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The brutal treatment brewed a hatred still simmering more than three decades after his release.

Memories of punishments endured and friends lost to treatable diseases could not be erased.“Starvation, beatings, illness, insults, psychological wounds,” he wrote in a memoir.

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Both men found inspiration from their painful wartime history. Allister detailed his own imprisonment in “Where Life and Death Hold Hands,” a 1989 memoir remarkable for recapturing the stilted life of prison camp in which the veneer of civilization has been all but stripped away.“Forget — no.

But forgive — yes, if forgiving could encompass disapproval.

To really understand was to forgive, to grasp the nature of the illness, the historic path of the virus in the bloodstream of a nation,” he wrote.

By Tom Hawthorn Special to The Globe and Mail November 29, 2008An actor, artist, novelist, filmmaker, and scriptwriter, William Allister’s creative impulses were stifled but not extinguished during 44 months of wartime mistreatment by Japanese captors. A pilfered swatch of canvas, a paintbrush improvised from a whittled stick and shoe-brush bristles, and a smear of crankcase oil secreted from an Japanese truck were the materials that allowed him to create surreptitious paintings of his Hong Kong concentration camp.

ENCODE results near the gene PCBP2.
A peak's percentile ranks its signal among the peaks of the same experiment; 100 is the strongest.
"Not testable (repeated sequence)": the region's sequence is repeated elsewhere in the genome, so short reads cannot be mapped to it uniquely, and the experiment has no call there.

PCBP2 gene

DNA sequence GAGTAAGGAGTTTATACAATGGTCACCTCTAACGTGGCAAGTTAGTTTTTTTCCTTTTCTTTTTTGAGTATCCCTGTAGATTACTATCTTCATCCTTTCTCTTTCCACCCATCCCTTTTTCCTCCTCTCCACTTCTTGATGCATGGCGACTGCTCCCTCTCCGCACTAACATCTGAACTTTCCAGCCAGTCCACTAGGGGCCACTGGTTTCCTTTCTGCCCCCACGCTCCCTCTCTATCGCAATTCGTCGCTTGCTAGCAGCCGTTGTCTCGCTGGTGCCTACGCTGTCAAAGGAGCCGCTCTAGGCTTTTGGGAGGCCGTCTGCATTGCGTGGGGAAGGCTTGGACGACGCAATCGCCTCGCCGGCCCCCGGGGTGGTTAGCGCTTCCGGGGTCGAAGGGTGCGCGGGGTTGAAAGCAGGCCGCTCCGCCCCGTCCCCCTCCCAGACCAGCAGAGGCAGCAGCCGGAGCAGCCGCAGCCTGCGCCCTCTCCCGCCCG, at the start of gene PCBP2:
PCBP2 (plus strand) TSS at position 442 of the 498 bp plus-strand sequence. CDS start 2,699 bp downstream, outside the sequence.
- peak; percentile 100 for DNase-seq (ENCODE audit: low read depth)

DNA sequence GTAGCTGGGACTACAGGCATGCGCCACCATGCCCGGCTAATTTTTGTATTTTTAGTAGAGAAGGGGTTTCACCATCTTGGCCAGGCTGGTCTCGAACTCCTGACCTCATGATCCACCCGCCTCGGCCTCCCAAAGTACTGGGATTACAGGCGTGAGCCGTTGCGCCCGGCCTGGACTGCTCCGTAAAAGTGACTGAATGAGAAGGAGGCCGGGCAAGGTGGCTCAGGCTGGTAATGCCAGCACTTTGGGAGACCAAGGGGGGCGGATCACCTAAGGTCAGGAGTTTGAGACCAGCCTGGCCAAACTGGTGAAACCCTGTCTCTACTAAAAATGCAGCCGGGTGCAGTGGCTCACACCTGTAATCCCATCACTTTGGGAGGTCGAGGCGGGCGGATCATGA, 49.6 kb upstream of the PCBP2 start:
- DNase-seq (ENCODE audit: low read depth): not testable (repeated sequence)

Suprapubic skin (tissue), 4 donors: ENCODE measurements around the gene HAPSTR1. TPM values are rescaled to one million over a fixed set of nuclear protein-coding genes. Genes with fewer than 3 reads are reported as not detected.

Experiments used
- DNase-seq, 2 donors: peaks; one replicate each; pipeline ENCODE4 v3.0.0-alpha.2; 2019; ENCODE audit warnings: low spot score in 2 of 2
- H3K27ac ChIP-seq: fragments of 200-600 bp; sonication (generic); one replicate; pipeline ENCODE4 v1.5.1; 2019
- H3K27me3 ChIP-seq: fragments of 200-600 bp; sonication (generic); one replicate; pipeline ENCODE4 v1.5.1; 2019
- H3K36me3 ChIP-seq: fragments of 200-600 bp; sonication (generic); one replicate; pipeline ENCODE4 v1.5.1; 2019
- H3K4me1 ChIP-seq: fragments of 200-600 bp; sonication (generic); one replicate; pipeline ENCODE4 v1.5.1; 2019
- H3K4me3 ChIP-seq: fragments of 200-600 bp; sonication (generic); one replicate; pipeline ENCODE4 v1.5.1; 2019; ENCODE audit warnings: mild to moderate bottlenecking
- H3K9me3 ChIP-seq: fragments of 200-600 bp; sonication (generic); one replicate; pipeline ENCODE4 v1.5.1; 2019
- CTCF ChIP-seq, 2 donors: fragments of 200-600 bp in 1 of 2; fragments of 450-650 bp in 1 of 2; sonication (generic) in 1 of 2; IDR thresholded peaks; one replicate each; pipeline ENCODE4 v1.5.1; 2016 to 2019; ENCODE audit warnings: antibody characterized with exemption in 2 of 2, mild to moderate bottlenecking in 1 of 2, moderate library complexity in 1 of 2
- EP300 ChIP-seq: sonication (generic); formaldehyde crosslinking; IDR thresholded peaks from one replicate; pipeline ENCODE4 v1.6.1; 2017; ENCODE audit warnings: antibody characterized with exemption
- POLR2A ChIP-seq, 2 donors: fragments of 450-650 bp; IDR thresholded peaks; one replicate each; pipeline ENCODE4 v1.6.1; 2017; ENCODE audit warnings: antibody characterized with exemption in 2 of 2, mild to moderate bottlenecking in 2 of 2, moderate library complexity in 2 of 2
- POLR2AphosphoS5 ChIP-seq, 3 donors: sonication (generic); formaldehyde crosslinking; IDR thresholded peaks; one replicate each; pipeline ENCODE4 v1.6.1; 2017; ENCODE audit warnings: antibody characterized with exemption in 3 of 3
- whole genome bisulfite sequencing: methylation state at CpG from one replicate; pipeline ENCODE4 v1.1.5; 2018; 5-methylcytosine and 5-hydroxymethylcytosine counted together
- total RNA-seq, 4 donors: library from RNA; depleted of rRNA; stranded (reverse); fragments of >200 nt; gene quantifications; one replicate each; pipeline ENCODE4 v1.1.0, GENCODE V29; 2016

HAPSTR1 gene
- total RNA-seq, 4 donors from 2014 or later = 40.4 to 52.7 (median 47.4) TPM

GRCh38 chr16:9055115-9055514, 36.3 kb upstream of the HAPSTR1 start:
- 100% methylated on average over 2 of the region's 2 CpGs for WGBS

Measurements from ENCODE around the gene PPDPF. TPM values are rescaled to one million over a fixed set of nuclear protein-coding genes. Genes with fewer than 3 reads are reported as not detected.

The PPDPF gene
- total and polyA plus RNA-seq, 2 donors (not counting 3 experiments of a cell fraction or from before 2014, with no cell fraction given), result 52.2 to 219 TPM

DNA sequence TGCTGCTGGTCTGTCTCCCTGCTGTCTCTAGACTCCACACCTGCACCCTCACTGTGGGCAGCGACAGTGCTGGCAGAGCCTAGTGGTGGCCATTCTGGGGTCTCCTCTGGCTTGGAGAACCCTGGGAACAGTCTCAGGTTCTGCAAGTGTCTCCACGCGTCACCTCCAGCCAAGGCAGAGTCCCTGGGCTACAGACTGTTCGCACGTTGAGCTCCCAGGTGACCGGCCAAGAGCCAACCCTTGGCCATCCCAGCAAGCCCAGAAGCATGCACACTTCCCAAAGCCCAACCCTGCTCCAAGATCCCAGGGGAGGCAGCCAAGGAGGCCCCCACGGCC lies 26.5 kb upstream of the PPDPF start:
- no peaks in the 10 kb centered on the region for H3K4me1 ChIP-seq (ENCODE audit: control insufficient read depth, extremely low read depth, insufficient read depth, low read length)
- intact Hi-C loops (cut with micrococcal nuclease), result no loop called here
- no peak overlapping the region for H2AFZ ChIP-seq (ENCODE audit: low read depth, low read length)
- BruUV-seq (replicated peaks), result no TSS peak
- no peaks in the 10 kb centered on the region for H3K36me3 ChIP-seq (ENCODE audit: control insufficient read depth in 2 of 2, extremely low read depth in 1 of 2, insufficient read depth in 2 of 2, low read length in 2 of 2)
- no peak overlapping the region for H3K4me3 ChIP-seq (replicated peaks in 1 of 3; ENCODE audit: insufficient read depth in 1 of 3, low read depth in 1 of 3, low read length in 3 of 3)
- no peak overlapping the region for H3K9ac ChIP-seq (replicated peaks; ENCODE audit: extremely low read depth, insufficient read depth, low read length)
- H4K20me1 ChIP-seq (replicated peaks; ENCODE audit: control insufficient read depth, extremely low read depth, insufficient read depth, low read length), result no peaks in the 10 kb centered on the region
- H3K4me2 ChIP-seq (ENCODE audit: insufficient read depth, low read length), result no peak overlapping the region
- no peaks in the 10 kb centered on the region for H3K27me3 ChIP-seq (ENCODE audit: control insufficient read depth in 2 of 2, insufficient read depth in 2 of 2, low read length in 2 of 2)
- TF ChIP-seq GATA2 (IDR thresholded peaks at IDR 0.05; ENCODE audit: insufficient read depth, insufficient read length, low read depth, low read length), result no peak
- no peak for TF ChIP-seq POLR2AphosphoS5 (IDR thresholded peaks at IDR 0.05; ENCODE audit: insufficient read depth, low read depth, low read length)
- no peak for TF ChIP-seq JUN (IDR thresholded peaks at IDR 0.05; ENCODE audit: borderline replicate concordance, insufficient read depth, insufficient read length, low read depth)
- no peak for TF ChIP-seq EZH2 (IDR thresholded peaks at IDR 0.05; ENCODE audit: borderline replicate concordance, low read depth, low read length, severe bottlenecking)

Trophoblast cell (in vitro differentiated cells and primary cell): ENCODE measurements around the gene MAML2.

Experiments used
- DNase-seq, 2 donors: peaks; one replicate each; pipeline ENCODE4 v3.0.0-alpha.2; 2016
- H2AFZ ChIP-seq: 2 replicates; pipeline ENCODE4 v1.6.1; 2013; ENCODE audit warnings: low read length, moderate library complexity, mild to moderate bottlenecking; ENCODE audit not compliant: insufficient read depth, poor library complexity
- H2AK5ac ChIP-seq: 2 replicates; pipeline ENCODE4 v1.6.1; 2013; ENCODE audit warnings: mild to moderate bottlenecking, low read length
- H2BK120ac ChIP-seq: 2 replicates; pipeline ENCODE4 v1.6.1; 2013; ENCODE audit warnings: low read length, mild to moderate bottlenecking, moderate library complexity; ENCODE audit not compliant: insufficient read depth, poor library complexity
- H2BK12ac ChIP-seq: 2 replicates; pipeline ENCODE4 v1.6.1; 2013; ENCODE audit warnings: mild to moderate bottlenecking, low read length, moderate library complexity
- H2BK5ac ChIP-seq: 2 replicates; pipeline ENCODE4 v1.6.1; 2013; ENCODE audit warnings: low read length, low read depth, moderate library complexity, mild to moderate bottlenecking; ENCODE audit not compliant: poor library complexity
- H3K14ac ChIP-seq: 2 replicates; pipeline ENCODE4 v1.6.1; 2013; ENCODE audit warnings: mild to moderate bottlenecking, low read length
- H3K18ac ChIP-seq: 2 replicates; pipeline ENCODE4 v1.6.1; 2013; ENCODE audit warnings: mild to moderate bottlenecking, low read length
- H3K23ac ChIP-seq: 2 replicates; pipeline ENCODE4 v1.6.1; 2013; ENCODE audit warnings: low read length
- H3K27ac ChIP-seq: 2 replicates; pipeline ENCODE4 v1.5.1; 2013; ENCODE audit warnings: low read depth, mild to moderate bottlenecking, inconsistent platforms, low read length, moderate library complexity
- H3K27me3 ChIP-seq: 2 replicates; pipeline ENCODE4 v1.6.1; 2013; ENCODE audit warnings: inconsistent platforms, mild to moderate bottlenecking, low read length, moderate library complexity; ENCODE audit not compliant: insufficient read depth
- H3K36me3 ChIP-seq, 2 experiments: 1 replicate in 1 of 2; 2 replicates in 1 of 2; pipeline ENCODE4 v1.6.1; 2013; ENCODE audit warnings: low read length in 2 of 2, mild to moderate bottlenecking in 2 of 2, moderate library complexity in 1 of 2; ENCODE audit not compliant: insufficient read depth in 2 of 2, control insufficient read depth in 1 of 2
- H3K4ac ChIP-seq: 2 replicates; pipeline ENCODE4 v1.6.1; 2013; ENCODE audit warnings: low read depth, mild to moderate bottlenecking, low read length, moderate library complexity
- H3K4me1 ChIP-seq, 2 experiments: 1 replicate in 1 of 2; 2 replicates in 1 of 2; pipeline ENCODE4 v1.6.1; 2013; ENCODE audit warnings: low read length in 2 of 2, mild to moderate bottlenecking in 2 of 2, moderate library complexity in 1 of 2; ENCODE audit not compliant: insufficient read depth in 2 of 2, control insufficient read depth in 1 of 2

Camp overlords were known by nicknames, some hinting at their particular cruelties — Piston Fists, Little Napoleon, the Kamloops Kid.

The latter was a notorious tormentor whose childhood experience of racism in British Columbia had left him with a dark heart and evil intent. Allister suffered much deprivation and several beatings.

Once, a Japanese officer unsheathed a sword, threatening to cut his head off. Allister’s defiant riposte — “Tell him my boss doesn’t want his men working without their heads” — was deliberately ignored by a fellow prisoner serving as translator, likely saving his life.

A son of one of the camp guards spent a week as a guide in Tokyo.

At a precise moment, as a ceremonial dancer removed one kimono after another, Mr. The journey unlocked a vision of how he could reconcile a simmering hostility with a new-found admiration.“As an artist, I would paint toward peace, paint as I’d never painted before, stretching to the limits, soaring, exploring new forms, new harmonies,” he wrote.

“Visions of giant canvasses marrying East and West unfolded before me.”Remarkable for their bright colours and expression of an exuberant spirit, his works can be found in collections around the world. This transformation became the subject of a 1995 Canadian documentary film.

“The Art of Compassion” offers parallel portraits of the artist and a Japanese-Canadian architect who had been interned during the Second World War.

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